For citation purposes: Weiss HR, Seibel S, Moramarco M, Kleban A. Bracing scoliosis: The evolution to CAD/CAM for improved in-brace corrections. Hard Tissue 2013 Nov 25;2(5):43.


Spinal Surgery

Bracing scoliosis: the evolution to CAD/CAM for improved in-brace corrections

HR Weiss1*, S Seibel1, M Moramarco2, A Kleban3

Authors affiliations

(1) Orthopedic Rehabilitation Services ‘Gesundheitsforum Nahetal’, Gensingen, Germany

(2) Scoliosis 3DC, Baldwin Green Common, Woburn, Massachusetts USA

(3) Lomonosov Moscow State University. Faculty of Mechanics and Mathematics GSP-1, Leninskie Gory, Moscow, Russia

* Corresponding author Email:



There are a wide variety of brace applications available today with different outcomes and different characteristics. The purpose of this study is to compare in-brace corrections of the series applied today to recent Chêneau series braces as presented in literature.


All patients were registered and fulfil the Scoliosis Research Society inclusion criteria for studies on bracing from 2012. A total of 21 female patients matched with the Scoliosis Research Society inclusion criteria. These 21 girls were of an average age of 12.2 years (standard deviation = 1.1). Average Risser stage was 0.38 (standard deviation = 0.68), average Cobb angle was 31.33° (standard deviation = 6.58). In-brace correction from this sample has been compared to the in-brace corrections of other Chêneau samples as published in literature using a test for comparison of two different proportions.

Average Cobb angle in the brace was 10.66°; 34% of the initial angle that makes an in-brace correction of 66%. A significant difference is revealed for some samples and the absolute in-brace correction was highest in our sample showing that the application of the actual state of computer-aided design/computer-aided manufacturing braces leads to better in-brace corrections than many cast-made braces, and also better in-brace corrections when comparing to computer-aided design/computer-aided manufacturing braces as published.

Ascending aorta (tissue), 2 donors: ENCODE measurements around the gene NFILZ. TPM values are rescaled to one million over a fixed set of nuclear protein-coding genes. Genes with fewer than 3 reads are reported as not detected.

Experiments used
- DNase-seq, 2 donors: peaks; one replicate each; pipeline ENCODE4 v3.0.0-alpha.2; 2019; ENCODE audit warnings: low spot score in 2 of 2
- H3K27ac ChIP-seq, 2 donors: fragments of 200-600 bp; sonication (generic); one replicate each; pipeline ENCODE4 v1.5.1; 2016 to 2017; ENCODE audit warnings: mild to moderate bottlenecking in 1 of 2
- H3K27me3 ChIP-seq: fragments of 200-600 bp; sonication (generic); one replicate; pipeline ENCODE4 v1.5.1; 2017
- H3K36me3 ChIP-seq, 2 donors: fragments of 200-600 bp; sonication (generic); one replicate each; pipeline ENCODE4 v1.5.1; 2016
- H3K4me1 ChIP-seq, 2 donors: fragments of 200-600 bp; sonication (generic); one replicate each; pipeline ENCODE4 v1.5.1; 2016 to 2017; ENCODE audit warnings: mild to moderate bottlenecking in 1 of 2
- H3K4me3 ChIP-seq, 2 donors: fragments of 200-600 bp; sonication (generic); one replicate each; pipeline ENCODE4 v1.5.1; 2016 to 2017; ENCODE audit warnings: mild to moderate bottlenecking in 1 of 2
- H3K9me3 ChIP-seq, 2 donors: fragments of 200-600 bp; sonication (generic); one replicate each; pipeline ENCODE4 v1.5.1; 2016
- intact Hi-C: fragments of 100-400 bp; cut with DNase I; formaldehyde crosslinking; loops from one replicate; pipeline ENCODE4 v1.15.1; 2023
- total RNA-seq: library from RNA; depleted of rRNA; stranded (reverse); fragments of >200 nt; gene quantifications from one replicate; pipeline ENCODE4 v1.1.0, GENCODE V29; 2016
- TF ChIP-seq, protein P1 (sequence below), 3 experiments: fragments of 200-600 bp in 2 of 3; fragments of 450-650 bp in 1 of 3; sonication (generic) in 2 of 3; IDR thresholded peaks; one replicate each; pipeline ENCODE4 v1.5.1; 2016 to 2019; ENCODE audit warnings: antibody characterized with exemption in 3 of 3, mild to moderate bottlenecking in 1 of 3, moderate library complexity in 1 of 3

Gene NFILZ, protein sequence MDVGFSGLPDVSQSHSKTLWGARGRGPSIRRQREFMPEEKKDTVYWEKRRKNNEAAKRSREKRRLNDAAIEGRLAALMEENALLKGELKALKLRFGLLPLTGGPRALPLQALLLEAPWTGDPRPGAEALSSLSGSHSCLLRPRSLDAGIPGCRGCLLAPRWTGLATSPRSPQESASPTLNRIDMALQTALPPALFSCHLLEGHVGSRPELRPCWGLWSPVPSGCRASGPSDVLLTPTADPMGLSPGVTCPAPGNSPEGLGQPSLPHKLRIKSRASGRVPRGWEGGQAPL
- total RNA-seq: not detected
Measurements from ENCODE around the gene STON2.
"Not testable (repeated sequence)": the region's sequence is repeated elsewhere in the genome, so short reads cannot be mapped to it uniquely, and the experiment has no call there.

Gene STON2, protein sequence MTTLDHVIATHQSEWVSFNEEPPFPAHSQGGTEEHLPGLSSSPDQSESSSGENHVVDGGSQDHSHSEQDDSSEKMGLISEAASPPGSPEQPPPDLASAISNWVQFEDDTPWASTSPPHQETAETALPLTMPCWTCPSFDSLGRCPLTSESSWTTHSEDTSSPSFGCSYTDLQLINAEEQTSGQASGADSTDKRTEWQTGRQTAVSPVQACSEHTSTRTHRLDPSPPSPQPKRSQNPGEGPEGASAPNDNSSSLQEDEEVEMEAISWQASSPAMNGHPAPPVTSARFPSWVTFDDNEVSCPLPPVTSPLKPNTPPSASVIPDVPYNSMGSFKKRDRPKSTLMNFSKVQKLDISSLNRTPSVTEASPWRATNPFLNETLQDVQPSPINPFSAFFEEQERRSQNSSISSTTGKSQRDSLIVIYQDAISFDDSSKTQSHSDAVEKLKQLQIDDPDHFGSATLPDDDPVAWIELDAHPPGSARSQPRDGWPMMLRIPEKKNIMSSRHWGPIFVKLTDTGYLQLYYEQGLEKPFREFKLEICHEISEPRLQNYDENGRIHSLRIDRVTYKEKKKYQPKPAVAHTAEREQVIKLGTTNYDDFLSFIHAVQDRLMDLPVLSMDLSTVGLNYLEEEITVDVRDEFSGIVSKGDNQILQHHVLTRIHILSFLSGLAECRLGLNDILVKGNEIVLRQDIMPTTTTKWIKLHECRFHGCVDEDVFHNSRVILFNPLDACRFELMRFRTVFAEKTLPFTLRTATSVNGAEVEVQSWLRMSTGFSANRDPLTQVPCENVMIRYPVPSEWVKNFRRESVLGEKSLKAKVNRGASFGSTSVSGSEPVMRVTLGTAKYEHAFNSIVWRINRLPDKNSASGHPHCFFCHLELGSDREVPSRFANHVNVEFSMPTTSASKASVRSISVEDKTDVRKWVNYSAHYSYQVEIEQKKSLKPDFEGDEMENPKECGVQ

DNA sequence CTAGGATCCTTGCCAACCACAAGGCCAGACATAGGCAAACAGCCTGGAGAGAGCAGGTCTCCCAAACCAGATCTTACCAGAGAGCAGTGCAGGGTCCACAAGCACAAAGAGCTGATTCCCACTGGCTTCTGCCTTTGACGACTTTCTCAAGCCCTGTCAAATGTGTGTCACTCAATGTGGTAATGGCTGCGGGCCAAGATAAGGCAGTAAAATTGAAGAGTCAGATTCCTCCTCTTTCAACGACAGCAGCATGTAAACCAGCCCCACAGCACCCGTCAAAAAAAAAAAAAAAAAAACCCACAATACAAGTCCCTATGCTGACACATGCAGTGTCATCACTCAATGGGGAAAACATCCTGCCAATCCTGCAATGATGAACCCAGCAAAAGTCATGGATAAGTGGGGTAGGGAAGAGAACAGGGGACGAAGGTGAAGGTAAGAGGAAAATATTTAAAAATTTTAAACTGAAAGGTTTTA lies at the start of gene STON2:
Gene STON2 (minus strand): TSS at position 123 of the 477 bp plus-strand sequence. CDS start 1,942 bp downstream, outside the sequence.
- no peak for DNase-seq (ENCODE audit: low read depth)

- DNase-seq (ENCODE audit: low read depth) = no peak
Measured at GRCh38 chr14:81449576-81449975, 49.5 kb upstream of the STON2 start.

Symmetric braces are outdated. Asymmetric braces allow better in-brace correction when compared to symmetric braces. Asymmetric braces according to the actual, Best Practice® computer-aided design/computer-aided manufacturing standard allow for improved in-brace corrections promising the best possible radiological and cosmetic end results. Future studies on in-brace corrections and outcomes on brace treatment should use the Scoliosis Research Society inclusion criteria for bracing to improve comparability.


Scoliosis is a three-dimensional deformity of the spine and trunk, which may deteriorate quickly during phases of rapid growth[1]. Although research is still being conducted on the effects of physiotherapy[2] for scoliosis, bracing is recognized to stop progression[3] during the pubertal growth spurt. Now, with the newest Chêneau style computer-aided design/computer-aided manufacturing (CAD/CAM) bracing under certain circumstances the potential exists to improve curvature radiologically and visually[4].

With the variety of brace applications available today, there are different characteristics with varying outcomes. Independent studies have shown that soft braces have no advantage over rigid braces[5,6,7,8].

Rigid braces may be symmetric or asymmetric. Examples of symmetric braces are the Boston brace[9] or the symmetric, patient-oriented rigid trunk orthosis (SPORT) brace from Italy[10]. No in-brace corrections are reported for the latter brace (Figure 1).

A 7-year-old girl from Italy treated with brace known as SPORT brace. The patient is squeezed as evidenced by the marked impressions on the skin. An example of this type of brace is shown on the right. This brace does not appear to be patient-oriented.

Symmetric braces have pad inlays that push on the most prominent areas of the scoliotic trunk. Asymmetric braces are constructed in an attempt for overcorrection with foam pads used for augmentation in the pressure areas but also for providing spaces on the opposing sides of the pressure areas. The most effective asymmetric brace is the Chêneau brace[11]. The primary advantage of the Chêneau brace over symmetric braces is the higher in-brace correction [11]. Its unique structure allows for a correction in three dimensions (in the sagittal, frontal and transverse planes) and allows room for corrective breathing; a concept in sync with principles of non-surgical scoliosis management via Best Practice® based upon Schroth Method principles. The newest Chêneau brace is also manufactured using less material making the brace lighter than previously manufactured braces with the goal of improving comfort and wearability offering increased likelihood of improved patient compliance (Figure 2).